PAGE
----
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A broken hard drive, identifying the problem

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October 31, 2011 1:22:26 PM

Hi, my hard drive started making clicking noises and then stopped working. It is unrecognizable by the PC, and i want to recover some of the data.
As i understand it, it could be a physical problem inside the HDD or a circuit board problem, in that case, i can just replace the circuit board.
How can i know which of the two is the problem?

My HDD is an Hitachi HDS722512VLSA80. If its a circuit board problem, i'll need to get a new board, but i didn't find any separate boards for this exact model, i only found the HDD itself on ebay. I assume that getting only the board is cheaper but i can't seem to find it.

Thanks
a b G Storage
November 1, 2011 1:50:13 AM

It is likely the board by itself is more expensive!
November 1, 2011 2:16:50 AM

Unless you know exactly what your doing, and i mean have a masters in computer engineering. I wouldnt mess with it, you may end up damaging the hard drive and loosing everything. There is a reason the service usually costs between 2-5 thousand dollars. A clicking sound is more likely a motor than anything, the mechanical head could be off as well. Anything where you have to disasemble the harddrive would need to happen in a completely 100% sterle environment free from dust or else a dust particle could scratch the disk effectively killing any chance of recovery.

If you want to try a program approach use Hdat2 to recover errors with the hard drive then use diskdigger to pull information from the hard drive. Disk digger works even if windows doesnt recognise the diskdrive.

Hope this helps.
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November 1, 2011 10:38:38 AM

mightymaxio said:
Unless you know exactly what your doing, and i mean have a masters in computer engineering. I wouldnt mess with it, you may end up damaging the hard drive and loosing everything. There is a reason the service usually costs between 2-5 thousand dollars. A clicking sound is more likely a motor than anything, the mechanical head could be off as well. Anything where you have to disasemble the harddrive would need to happen in a completely 100% sterle environment free from dust or else a dust particle could scratch the disk effectively killing any chance of recovery.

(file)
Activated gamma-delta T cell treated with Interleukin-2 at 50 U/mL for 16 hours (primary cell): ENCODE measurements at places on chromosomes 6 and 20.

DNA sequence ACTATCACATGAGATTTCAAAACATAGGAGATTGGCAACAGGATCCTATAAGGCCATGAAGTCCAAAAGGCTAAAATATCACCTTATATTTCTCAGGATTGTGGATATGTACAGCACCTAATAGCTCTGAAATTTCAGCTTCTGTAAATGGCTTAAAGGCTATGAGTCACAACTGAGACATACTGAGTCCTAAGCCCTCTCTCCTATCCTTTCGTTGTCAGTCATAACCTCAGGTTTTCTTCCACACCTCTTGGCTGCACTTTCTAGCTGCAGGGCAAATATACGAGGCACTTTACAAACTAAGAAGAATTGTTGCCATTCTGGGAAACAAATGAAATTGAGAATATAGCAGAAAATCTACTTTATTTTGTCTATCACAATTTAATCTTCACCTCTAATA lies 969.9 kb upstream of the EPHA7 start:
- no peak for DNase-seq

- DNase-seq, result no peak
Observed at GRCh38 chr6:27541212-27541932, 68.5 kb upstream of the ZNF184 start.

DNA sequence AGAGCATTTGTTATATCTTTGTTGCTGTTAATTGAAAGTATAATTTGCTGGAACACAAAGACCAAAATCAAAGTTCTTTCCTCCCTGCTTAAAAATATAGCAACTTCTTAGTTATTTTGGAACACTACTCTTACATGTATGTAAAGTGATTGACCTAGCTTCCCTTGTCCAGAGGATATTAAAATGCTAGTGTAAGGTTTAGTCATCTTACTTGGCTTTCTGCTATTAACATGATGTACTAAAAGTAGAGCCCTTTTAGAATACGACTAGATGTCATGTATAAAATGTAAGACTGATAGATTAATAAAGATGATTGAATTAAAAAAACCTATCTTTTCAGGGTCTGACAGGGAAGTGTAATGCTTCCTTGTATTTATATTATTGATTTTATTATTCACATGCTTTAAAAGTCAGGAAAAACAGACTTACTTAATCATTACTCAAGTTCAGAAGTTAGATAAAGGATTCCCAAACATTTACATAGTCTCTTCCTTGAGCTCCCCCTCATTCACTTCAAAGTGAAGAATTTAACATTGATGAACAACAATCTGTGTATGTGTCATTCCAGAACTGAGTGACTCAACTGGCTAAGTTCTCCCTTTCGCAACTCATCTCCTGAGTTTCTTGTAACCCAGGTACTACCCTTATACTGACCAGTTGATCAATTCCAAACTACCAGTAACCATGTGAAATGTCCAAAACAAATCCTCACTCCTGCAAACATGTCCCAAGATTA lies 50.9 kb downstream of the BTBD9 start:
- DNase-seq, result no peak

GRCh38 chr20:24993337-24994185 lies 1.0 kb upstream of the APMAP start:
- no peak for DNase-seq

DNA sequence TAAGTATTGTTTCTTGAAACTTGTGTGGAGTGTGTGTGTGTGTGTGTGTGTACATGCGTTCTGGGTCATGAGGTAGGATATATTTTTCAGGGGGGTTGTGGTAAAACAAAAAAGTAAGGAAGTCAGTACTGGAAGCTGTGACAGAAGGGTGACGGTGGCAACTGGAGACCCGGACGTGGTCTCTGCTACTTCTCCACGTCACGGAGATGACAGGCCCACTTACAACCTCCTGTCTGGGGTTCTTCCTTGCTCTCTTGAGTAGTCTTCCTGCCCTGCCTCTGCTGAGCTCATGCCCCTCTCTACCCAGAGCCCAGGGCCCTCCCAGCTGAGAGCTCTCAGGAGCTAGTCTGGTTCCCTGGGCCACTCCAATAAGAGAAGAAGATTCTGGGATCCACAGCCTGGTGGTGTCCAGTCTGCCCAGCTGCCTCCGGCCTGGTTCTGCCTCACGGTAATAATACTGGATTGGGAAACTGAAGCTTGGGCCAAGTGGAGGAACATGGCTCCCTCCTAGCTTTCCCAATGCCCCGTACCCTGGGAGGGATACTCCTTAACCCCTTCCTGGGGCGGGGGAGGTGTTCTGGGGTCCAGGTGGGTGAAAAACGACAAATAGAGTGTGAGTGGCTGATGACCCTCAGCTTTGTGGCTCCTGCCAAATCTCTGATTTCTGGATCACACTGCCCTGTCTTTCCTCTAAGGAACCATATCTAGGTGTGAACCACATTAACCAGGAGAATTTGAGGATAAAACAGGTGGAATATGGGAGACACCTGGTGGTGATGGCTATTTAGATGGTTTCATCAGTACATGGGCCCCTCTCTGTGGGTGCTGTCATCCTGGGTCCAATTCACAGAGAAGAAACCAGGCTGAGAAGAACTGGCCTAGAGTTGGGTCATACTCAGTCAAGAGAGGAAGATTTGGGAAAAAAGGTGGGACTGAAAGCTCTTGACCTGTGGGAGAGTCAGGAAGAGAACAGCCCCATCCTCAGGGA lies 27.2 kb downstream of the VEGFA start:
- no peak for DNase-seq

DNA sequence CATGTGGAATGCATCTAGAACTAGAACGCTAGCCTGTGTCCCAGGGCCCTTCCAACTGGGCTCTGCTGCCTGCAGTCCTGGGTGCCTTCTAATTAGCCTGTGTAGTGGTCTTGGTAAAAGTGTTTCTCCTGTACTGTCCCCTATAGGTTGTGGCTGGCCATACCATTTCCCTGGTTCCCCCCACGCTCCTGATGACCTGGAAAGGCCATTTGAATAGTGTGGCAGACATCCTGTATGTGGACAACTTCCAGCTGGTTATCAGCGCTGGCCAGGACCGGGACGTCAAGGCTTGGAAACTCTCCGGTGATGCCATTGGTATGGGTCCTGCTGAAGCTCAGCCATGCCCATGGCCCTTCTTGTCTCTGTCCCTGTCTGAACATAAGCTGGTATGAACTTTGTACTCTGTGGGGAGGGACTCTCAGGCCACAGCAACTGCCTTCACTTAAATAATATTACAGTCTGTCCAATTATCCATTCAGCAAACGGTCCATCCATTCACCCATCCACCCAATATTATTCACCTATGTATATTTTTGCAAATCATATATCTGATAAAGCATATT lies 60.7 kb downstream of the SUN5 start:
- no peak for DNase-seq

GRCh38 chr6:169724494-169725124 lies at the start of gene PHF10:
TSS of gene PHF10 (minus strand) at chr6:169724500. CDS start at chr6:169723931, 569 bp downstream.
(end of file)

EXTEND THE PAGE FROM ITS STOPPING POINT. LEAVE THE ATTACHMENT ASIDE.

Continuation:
If you want to try a program approach use Hdat2 to recover errors with the hard drive then use diskdigger to pull information from the hard drive. Disk digger works even if windows doesnt recognise the diskdrive.

Hope this helps.


Disk digger sounds like a good idea, but i don't understand how does it work even if windows doesn't recognize the HDD? how can i pick a drive to recover from if its not visible?
a c 272 G Storage
November 2, 2011 10:43:15 PM

It does sound like an internal fault rather than a PCB problem.

In any case, you can't just replace the PCB and expect it to work. You need to transfer the board's "adaptive" data to your donor. These data are stored in an 8-pin "NVRAM" chip. Your local TV/AV repair shop should be able to do this for you.

See http://www.datarecoverytools.co.uk/2009/12/11/nvram-and...
November 2, 2011 10:54:08 PM

fzabkar said:
It does sound like an internal fault rather than a PCB problem.

In any case, you can't just replace the PCB and expect it to work. You need to transfer the board's "adaptive" data to your donor. These data are stored in an 8-pin "NVRAM" chip. Your local TV/AV repair shop should be able to do this for you.

See http://www.datarecoverytools.co.uk/2009/12/11/nvram-and...


Oh, well that's news to me..
I assumed i only need to replace the board according to this instructional video: http://www.youtube.com/watch?v=PoVBHG4kajA
They don't say anything about the "NVRAM" chip.
November 2, 2011 11:18:40 PM

fzabkar said:
Read some threads at HDD Guru:
http://www.google.com/search?q=hitachi+nvram+site:hddgu...


Yeh i already read some since your post, i see that it's necessary in order to repair the HDD.
But still, it just seems weird to me because the video i posted is made by some kind of repair shop/lab. It's odd that they didn't mention it.

Thanks for the tip.
!